Dear Annie: May I use your column to defend our beautiful state of West Virginia? For the umpteenth time, I’ve heard someone comment that people here have no teeth and marry their siblings.
While most of us take this with a smile and a shrug, I want to tell people that if you think our governor wears bib overalls and smokes a corncob pipe, then you are showing your ignorance.
West Virginians are wonderful, smart, decent, hardworking people with a great sense of humour. We invite everyone to come see our beautiful seasons, and our mountains, parks, forests, rivers and streams — but most of all, to experience our small-town hospitality. Thanks for letting me vent. — Grammie in Fairmont, W.Va.
Dear Grammie: Feeling better? We’re happy to give tourism a boost. As anyone who has visited knows, West Virginia is a beautiful state with lovely scenery and a gracious population. All stereotypes show the speaker’s ignorance, but they are hard to eradicate, so it’s a good thing you also have such a great sense of humour.
Dear Annie: I am a 15-year-old boy and an only child. I get good grades and my social life is somewhat fair. I have no drama except for one thing – my mom.
Mom is 40 years old and has a full-time job. But she can’t speak to me in a soft tone.
Every time she talks to me, she yells. No one can tell her that she needs help — she gets angry. She cooks, but rarely cleans. I do most of the chores in the house.
She is stingy when it comes to money and won’t even give her spare change to charity. She rarely listens to me unless I say something about my dad. My parents had some trouble not long ago and contemplated divorce, but they are now back together. But she still is mad at him for cheating on her.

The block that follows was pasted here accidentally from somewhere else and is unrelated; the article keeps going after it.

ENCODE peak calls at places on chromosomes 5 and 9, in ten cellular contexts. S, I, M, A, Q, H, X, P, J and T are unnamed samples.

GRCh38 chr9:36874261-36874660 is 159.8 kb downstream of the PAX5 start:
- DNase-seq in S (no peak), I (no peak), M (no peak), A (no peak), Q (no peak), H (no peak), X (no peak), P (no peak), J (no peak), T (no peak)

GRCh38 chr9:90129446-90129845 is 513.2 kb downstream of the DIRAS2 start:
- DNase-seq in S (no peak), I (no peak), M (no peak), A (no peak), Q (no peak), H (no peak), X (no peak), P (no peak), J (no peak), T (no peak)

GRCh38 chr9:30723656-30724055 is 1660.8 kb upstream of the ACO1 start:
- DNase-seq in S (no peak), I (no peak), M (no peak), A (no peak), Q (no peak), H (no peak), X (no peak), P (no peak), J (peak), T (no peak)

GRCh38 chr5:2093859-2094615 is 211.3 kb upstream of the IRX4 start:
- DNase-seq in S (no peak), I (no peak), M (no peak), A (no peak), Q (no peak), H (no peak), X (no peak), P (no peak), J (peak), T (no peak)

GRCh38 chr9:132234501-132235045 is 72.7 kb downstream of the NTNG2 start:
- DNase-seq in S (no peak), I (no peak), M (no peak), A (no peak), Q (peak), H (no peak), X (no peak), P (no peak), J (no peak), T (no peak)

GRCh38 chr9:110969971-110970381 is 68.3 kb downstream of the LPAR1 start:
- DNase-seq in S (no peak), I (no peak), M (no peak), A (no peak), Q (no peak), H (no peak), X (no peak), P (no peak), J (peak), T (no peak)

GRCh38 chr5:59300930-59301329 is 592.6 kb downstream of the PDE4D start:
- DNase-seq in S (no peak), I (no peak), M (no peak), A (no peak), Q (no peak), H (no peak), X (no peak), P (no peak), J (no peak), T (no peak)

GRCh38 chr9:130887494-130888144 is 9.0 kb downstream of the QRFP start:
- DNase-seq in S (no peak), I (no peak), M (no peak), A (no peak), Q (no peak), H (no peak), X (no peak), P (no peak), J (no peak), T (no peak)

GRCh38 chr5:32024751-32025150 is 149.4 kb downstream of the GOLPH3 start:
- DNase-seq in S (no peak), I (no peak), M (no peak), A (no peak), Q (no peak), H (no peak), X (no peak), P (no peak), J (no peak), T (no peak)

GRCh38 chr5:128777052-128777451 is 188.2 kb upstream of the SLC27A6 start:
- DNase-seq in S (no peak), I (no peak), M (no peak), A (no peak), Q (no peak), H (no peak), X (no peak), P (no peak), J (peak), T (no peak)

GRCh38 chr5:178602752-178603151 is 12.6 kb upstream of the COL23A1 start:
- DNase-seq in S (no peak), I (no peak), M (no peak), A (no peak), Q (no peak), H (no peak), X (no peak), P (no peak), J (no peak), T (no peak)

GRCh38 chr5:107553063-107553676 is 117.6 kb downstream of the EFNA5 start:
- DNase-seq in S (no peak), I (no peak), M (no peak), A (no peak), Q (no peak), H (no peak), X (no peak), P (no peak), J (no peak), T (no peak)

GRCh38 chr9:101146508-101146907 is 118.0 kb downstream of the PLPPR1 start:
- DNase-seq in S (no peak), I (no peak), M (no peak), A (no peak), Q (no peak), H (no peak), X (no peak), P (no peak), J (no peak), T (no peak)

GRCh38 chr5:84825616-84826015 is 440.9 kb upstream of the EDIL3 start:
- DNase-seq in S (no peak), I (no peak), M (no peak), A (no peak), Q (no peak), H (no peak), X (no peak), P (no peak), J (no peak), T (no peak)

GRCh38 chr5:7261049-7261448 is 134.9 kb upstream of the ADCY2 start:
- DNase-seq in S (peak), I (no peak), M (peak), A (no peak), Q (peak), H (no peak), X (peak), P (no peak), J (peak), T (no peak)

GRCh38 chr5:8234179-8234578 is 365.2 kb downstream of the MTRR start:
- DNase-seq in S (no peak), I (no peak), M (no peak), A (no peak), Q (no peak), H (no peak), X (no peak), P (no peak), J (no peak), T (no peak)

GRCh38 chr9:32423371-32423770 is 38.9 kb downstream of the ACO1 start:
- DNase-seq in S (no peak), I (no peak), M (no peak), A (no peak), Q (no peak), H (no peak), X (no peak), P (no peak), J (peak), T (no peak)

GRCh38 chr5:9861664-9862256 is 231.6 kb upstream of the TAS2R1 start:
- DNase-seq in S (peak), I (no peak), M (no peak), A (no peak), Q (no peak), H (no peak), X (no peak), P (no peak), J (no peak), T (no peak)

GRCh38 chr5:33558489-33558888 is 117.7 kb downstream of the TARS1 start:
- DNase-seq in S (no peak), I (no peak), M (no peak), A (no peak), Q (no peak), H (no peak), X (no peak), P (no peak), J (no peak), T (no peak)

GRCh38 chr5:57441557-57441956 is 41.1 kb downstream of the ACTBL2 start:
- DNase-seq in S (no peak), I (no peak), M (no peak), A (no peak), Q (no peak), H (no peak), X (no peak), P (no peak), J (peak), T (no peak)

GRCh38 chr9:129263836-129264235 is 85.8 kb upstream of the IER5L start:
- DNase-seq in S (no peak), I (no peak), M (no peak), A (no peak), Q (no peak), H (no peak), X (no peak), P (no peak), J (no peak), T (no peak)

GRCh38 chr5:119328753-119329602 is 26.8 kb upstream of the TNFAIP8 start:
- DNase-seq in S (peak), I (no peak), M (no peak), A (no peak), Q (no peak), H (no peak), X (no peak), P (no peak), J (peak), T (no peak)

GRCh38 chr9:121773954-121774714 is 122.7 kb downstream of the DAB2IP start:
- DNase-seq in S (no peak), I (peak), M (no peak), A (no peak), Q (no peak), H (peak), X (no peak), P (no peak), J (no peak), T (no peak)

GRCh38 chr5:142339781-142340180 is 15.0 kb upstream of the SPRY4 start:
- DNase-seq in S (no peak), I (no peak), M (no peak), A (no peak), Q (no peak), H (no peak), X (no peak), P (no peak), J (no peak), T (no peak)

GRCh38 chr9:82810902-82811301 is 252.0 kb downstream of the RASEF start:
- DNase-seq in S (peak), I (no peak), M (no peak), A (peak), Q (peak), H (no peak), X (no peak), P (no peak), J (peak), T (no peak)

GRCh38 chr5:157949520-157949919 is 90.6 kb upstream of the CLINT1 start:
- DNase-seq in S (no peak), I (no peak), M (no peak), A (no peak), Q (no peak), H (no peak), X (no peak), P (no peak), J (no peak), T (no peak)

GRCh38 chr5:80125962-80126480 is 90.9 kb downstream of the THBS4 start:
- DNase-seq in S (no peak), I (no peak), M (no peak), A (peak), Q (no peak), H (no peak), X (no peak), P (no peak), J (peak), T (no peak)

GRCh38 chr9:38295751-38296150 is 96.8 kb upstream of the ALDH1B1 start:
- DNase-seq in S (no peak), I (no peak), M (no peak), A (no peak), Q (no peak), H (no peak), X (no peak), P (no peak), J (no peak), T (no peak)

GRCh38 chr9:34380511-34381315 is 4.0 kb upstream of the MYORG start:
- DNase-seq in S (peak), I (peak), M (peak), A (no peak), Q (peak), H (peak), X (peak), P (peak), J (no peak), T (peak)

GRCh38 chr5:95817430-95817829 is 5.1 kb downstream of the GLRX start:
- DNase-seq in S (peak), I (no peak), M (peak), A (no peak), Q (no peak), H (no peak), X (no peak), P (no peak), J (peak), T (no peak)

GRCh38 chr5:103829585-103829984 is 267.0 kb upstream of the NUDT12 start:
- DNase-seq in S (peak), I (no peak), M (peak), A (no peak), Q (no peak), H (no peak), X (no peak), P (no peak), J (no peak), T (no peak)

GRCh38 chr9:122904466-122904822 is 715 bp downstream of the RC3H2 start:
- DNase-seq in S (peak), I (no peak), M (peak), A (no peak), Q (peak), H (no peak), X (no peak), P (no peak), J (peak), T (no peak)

I’ve suggested we go to counseling, but she refuses. Every day I try to put up with her, and I know my dad does, too. Is it too much to ask that she be more polite and friendly? It hurts me to know I can’t make her happy. I can’t take it anymore.
I want her to understand and listen to me more often. – Misunderstood Boy in Guam
Dear Misunderstood: It sounds as if your mother has been going through some rough times and she is angry and frustrated.
You are right that counselling would be good, but you can’t force her to go. You, however, should talk to someone who can help you deal with this situation better.
Does your school have a counsellor? If not, do you have a favorite teacher or relative who might be able to offer useful advice and a shoulder to lean on? You seem like a terrific and caring son. Please try to give your mother a hug once in a while and tell her you love her. She needs to hear it.
Dear Annie: I’m a member of a family that has dealt with mental illness for years. I would like to pass on some good information for “Total Loss,” whose son may be suffering from mental illness.
Getting an adult son to a doctor may be impossible (if he doesn’t think he is ill), but she can call 911 and ask the police to take him to the local psychiatric emergency room for an evaluation.
My heart goes out to her, as my family has seen this happen too many times. – California
Dear California: Thank you for the expert advice from one who has been there and gone through that. Mental illness is a devastating blow to a family, but there is help and support available.
Annie’s Mailbox is written by Kathy Mitchell and Marcy Sugar, longtime editors of the Ann Landers column. Please e-mail your questions to firstname.lastname@example.org.